I'd say, Murakami novels, some Winterson magic, any soul-warming gastronomy literature and sometimes, an intangible book of imagination from the shelves of your mind.

A sleepy Corgi, couch potato human and Pink Martini on the vinyl are good accompaniments.

He who cannot draw on three thousand years is living from hand to mouth.”
- Goethe

Discussed: bunnies, Socrates as the White Rabbit, paddle boats, scraped knees, floating dads, detailed indexes not to be confused with detailed content list, dust in dry eyes, wit being mistaken as prowess, Freud with a shovel, Heraclitean stream, toast and butter, post-school afternoons, grand-mere, calligraphy, love, metaphysics, *gasp*Milo

A Logophile rambles:

A fleeting moment ago, a bunny-shaped epicurean and I fell in love within this. Thus declared, we thought it imperative that since “nothing can come from nothing” our virtual space of food and paper be christened by that which apropos this.

We tumbled, jostled with higher and lower selves, bump our noses, scraped our knees and landed solidly on our feet (which may or may not be a good thing, as Gaarder so painfully reminds us) in Sophie’s World.

The Bunny and I have ambled past Thales, Parmenides and Heraclitus; Democritus and Socrates; Hegel and Kierkegaard; Darwin and Freud. We wandered through the Renaissance, the Enlightenment, Romanticism and into stardust.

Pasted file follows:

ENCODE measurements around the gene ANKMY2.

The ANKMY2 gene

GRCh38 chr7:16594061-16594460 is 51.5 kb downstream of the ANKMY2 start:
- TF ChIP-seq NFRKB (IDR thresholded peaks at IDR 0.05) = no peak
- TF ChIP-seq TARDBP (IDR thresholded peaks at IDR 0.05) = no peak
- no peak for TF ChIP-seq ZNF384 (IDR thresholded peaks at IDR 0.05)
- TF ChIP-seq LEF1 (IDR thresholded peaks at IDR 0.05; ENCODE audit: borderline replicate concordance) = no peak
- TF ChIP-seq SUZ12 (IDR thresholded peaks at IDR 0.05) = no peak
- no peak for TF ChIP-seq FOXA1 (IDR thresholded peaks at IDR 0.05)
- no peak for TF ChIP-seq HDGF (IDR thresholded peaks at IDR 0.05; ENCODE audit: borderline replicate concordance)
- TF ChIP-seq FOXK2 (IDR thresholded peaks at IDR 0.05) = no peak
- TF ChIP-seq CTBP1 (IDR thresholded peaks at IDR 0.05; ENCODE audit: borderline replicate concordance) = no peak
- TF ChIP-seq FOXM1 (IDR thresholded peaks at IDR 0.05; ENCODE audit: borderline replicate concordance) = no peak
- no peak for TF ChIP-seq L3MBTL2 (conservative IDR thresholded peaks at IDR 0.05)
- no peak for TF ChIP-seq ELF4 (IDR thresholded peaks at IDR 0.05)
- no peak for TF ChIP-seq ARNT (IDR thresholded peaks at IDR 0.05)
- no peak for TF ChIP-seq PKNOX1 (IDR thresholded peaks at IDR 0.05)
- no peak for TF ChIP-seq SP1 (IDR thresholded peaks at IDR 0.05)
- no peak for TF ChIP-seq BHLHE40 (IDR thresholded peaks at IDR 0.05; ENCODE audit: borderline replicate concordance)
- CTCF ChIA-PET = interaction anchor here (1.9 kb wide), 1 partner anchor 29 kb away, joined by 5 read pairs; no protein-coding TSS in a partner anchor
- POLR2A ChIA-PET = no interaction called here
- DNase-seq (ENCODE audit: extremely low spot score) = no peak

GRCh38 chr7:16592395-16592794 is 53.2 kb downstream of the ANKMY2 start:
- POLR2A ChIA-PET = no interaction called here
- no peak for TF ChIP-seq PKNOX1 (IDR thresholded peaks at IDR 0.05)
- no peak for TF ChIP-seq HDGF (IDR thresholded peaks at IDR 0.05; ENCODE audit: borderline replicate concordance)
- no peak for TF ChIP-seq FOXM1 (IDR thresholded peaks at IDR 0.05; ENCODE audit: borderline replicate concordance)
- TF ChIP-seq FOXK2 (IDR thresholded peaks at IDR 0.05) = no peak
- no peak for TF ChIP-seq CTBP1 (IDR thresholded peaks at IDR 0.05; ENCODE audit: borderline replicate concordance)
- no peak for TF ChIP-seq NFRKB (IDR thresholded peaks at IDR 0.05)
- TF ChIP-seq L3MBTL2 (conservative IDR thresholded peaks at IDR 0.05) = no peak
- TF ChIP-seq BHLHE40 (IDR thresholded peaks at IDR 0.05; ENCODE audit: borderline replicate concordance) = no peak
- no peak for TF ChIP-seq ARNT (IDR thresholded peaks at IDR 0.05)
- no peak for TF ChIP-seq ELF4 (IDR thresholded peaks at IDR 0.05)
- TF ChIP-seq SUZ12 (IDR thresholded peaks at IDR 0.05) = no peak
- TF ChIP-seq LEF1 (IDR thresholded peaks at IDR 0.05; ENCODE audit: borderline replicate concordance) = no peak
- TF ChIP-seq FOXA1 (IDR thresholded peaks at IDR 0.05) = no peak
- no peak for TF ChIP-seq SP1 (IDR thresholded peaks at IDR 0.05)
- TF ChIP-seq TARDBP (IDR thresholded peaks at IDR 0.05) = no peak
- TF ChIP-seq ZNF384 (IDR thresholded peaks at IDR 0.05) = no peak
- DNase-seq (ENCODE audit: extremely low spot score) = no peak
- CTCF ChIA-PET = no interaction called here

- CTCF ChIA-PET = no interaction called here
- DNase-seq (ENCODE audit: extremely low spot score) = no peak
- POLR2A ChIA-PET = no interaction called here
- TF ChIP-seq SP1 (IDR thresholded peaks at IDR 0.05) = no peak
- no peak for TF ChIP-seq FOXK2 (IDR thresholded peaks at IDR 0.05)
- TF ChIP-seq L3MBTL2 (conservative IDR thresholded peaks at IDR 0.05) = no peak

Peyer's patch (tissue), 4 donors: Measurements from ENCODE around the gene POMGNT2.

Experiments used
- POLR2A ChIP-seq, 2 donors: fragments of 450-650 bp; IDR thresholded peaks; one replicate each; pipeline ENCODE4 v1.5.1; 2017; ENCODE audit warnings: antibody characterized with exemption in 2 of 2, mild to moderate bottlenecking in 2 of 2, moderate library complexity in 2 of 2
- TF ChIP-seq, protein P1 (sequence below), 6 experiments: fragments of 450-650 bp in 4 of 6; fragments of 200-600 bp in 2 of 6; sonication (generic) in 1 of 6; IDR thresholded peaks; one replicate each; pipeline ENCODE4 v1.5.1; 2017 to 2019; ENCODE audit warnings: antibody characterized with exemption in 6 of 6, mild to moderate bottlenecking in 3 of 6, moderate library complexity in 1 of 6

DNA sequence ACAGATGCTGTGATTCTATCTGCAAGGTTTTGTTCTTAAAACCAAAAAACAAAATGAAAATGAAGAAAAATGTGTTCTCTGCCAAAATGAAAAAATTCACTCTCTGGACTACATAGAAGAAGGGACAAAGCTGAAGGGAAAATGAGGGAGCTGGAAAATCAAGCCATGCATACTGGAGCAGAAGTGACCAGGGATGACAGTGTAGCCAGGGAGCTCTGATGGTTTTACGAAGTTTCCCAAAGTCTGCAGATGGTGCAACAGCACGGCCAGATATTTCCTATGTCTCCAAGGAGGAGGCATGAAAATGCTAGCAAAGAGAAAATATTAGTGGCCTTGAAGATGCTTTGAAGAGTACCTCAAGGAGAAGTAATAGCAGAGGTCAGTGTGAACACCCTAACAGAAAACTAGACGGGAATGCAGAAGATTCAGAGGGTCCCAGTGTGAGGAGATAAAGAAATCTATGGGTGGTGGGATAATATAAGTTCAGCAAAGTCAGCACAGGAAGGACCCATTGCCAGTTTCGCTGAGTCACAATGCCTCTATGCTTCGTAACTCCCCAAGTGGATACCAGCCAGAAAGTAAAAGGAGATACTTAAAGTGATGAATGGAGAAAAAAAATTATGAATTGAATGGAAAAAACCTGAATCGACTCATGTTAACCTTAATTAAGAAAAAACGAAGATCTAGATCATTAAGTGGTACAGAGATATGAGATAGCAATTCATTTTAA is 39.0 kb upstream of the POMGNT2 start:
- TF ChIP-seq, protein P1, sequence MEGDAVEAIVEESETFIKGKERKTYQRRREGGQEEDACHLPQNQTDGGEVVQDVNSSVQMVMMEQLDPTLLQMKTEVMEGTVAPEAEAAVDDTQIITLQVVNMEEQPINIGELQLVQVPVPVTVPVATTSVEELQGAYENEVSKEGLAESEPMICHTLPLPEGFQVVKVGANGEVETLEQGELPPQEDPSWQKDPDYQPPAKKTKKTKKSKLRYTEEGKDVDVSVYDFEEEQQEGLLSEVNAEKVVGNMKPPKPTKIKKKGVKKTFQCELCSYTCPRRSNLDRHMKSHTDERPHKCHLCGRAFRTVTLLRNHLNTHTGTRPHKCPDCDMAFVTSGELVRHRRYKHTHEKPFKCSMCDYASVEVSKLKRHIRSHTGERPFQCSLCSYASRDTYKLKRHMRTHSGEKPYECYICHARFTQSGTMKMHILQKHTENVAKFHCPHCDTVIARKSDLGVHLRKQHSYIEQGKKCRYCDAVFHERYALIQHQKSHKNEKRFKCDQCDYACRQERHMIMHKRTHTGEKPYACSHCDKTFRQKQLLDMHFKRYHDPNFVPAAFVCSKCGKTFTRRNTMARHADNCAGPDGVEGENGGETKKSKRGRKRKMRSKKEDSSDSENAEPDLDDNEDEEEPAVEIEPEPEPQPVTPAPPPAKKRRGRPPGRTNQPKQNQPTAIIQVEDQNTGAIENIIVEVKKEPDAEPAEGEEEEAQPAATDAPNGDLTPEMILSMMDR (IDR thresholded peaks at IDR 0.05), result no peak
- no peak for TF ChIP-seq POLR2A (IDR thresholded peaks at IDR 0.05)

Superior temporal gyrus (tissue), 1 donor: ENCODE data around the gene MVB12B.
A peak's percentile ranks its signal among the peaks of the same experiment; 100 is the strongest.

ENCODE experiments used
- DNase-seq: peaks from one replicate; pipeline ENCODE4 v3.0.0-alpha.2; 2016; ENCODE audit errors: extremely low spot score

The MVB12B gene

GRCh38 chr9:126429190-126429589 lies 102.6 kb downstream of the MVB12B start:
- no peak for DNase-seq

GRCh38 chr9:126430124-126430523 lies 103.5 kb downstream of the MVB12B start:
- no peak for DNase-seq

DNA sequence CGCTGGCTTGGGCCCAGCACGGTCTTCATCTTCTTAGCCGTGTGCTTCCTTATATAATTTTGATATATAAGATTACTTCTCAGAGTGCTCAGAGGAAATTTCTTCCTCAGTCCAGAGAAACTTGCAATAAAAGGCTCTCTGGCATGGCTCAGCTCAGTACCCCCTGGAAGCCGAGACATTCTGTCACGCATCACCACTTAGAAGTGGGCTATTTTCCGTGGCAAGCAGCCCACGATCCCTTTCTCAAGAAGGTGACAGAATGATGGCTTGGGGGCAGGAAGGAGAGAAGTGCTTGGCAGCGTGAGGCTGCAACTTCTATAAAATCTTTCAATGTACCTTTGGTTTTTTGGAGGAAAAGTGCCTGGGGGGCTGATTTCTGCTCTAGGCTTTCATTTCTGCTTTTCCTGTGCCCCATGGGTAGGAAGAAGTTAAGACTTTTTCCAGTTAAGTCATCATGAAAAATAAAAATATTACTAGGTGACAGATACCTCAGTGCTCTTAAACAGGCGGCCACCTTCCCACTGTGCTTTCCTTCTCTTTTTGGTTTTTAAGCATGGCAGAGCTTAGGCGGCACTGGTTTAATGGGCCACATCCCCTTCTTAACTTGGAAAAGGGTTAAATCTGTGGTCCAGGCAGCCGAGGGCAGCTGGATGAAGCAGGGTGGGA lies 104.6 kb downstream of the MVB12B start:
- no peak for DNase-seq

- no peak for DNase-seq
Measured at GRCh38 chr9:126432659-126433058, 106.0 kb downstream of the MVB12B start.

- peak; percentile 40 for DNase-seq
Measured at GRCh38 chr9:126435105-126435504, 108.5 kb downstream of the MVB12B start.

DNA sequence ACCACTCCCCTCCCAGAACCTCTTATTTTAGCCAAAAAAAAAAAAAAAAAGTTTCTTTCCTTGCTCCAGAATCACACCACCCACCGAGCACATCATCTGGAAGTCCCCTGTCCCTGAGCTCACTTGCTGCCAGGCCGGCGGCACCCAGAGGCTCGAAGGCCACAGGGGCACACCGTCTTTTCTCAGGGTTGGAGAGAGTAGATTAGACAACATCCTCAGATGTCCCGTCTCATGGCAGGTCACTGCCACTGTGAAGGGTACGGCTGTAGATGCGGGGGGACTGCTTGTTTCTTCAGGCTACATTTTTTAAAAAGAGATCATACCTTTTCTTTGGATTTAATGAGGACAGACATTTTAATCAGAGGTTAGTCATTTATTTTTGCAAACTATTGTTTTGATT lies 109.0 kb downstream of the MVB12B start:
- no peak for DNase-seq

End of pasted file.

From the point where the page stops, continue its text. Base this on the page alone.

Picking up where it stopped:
In 515 pages we have been busy walking the entire age of the universe and have lived more lives than ours. We have been to Sophie’s street, living room and front yard. We have shrunk, grown and exclaimed “curiouser and curiouser” (Gaarder prefers using the new – Alice in Wonderland – to reference the old - Socrates) and have paddled confidently to a Captain’s cabin. We have found we were a story in a story in a story and we have found with certainty our centre.

Sophie’s World is that solid book that stands within and apart from the other books living on the bookshelf (much like the best of friends).

In some ways, it is more than usual -- Sophie is a character so easy to peg; there is a story that provides thematic progression for the story in a story in a story; and lest things get to difficult there is a huge content list and index.